Wednesday, July 3, 2013
The Treasury Inspector General for Tax Administration yesterday released Fiscal Year 2013 Review of Compliance With Legal Guidelines When Conducting Seizures of Taxpayers’ Property (2013-30-061):
Taking a taxpayer’s property for unpaid tax is commonly referred to as a “seizure.” To ensure that taxpayers’ rights are protected in this process, the IRS Restructuring and Reform Act of 1998 amended the seizure provisions in I.R.C. §§ 6330 through 6344. ... TIGTA is required under § 7803(d)(1)(A)(iv) to annually evaluate the IRS’s compliance with the legal seizure provisions to ensure that taxpayers’ rights were not violated while seizures were being conducted. ...
TIGTA reviewed a random sample of 50 of the 738 seizures conducted from July 1, 2011, through June 30, 2012, to determine whether the IRS is complying with legal and internal guidelines when conducting each seizure.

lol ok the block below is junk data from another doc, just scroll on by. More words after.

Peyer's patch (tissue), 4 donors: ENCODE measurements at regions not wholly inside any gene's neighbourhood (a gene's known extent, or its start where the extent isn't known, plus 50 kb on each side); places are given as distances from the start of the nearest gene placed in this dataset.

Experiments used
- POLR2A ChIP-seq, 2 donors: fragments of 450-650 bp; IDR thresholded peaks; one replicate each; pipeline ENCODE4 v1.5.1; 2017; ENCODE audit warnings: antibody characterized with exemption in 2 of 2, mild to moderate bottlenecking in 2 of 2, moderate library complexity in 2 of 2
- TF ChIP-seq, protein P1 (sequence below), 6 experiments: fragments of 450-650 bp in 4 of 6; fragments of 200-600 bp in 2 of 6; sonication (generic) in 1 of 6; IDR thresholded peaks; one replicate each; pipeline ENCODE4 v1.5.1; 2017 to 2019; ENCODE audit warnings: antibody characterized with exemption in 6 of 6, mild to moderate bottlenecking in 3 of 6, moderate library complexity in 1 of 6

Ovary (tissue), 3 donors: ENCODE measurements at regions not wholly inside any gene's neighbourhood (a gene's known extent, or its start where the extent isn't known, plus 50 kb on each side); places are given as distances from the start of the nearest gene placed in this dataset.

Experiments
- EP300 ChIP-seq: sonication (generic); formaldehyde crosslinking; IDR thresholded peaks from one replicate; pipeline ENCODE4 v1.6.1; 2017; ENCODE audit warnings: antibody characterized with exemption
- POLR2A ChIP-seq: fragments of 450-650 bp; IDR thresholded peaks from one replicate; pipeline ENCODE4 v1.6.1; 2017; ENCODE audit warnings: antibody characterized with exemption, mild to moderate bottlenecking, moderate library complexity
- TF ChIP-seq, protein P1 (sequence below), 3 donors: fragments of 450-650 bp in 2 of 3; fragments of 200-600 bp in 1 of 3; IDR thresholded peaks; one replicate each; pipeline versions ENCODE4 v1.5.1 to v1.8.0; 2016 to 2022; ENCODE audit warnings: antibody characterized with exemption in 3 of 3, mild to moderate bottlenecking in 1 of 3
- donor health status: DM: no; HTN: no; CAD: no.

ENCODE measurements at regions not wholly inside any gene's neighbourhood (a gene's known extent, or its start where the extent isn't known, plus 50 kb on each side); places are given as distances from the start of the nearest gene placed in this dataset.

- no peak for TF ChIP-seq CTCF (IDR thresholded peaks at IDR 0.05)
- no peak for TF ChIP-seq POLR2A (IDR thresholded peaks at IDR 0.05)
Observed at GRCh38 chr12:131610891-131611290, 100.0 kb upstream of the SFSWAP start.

In the majority of seizures, the IRS followed all guidelines. However, in 15 seizures, TIGTA identified 17 instances in which the IRS did not comply with a particular I.R.C. requirement.
Specifically, TIGTA found:
- The sale of the seized property was not properly advertised. (§ 6335(b))
- The amount of the liability for which the seizure was made was not correct on the notice of seizure provided to the taxpayer. (§ 6335(a))
- Proceeds resulting from the seizure of properties were not properly applied to the taxpayer’s account or seizure and sale expenses were not properly charged. (§§ 6341 and 6342(a))
- The balance-due letter sent to the taxpayer after sale proceeds were applied to the taxpayer’s account did not show the correct remaining balance. (§ 6340(c))